Yesterday I was out with Crosby Rambling Club and our destination was Barley. The journey there was interesting. The coach driver was relying on his Satnav and it took up up a rather narrow road. He made it but at one point there was only inches of clearance between the hedge and a parked car. Much better to study a road map!
As I had been on the reccee for the ‘A’ party walk I decided to take it easy and do the ‘B’ walk led by Val. We were still going to climb Pendle Hill so it was not that easy.
We set off from the village and walked up the access road towards Lower Ogden Reservoir. It was a glorious day and there had been an overnight dusting of snow on the hills.
At the end of the reservoir we made a slight diversion too see one of the Tercet stones with its engraved poem about the ‘Witches of Pendle’.
For more information about the stone and poem see my previous blog ‘ In the footsteps of Witches’.
We continued along the access track towards Upper Ogden Reservoir. Here I paused to take pictures of the overflow and then watch a dog enjoying a swim.
The hard work was now about to begin as we started on the long but steady climb up Ogden Clough. Looking back there was a good view of the reservoir and the snow covered hillside.
The path was very muddy and we were in single file as we tried to find the best route.
The gradient eased as we reached the plateau and Val led the way.
Eventually we reached a wall and rather than follow the main path to the summit and trig point, we turned left to follow the wall to the edge of the escarpment. We were rewarded with superb views across to the Forest of Bowland.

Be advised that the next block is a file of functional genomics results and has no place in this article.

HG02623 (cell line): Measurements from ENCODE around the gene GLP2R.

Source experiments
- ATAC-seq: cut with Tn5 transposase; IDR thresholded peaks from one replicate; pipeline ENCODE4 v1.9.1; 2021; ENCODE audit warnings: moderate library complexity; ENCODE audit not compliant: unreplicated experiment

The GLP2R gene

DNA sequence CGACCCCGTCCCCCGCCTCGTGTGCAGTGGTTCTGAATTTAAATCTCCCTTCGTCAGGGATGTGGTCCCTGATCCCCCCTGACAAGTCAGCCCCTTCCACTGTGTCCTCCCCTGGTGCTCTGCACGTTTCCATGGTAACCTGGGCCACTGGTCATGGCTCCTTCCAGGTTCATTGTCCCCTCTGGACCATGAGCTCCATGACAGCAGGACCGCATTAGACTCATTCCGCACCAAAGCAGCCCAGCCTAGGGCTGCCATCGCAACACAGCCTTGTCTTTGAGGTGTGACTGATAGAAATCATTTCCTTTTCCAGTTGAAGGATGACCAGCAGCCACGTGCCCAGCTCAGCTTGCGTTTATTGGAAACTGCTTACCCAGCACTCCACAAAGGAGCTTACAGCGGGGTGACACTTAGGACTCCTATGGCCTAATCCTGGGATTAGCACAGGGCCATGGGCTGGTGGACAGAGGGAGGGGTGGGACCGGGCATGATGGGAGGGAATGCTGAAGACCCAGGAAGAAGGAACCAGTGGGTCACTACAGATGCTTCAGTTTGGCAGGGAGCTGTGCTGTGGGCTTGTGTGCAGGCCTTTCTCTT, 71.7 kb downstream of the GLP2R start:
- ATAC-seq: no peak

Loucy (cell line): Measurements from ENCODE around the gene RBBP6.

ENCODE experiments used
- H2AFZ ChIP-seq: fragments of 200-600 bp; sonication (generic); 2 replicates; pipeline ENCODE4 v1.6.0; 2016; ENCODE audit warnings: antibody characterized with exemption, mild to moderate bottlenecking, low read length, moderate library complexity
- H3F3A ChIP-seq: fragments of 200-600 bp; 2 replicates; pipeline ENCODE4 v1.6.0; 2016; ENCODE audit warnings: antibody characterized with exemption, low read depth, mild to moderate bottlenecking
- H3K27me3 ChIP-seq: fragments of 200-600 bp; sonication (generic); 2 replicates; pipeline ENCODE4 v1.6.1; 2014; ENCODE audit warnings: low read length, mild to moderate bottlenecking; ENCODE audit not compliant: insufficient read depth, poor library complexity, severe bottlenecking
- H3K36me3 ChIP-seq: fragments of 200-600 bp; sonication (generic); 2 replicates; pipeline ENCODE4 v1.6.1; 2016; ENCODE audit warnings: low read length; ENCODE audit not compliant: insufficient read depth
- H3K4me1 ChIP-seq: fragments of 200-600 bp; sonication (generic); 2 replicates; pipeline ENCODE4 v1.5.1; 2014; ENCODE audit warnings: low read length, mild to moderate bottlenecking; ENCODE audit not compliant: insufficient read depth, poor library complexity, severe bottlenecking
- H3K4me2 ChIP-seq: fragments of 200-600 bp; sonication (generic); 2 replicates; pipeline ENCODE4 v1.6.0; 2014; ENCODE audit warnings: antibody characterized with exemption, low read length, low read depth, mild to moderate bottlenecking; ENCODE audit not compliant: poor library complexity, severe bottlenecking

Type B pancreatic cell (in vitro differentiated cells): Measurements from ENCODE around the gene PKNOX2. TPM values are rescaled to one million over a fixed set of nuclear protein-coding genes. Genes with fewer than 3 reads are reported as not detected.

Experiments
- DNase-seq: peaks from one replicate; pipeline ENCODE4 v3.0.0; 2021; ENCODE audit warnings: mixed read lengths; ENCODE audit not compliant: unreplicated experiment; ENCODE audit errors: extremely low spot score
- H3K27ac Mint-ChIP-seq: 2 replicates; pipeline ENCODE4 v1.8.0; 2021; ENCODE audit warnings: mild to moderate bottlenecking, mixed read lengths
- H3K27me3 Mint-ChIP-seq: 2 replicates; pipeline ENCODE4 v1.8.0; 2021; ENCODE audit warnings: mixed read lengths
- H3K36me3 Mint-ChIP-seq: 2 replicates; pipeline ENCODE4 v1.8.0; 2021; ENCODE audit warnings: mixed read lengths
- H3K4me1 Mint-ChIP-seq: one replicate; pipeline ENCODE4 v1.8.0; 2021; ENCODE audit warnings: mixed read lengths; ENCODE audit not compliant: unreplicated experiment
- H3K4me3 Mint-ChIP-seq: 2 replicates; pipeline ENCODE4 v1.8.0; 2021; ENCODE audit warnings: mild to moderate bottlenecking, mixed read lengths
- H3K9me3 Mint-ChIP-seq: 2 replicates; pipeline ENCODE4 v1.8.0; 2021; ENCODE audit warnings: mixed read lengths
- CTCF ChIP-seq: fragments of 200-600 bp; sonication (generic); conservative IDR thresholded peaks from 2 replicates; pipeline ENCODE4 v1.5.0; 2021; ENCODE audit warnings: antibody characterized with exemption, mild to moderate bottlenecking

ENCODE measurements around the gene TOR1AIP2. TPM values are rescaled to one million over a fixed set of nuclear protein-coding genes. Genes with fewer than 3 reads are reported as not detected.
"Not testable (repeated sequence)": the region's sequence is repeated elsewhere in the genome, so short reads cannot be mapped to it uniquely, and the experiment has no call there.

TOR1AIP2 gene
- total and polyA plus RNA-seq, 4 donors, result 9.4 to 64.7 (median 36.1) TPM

After climbing the ladder stile we walked along the edge of the escarpment encountering some very wet conditions.
On meeting the main path we doubled back to visit the trig point on Beacon or Big End.
Time for a ‘Groupenfoto.
We had plenty of time to stop and enjoy the views across to the Yorkshire Peaks.
Our descent was along the ‘tourist route’ which is a series of rocky steps. Hard going on the knees.
We met lots of people coming up this way. Many of them seemed ill equipped for the task. Some were wearing trainers and T shirts. They would be in for a surprise if the reached the top and encountered the strong wind and the mud.
The final stretch was across farmland and then alongside the river. The walk had only been 8 miles but it felt like more.
We certainly enjoyed our pint of ‘Wainwrights’ in the pub at the end.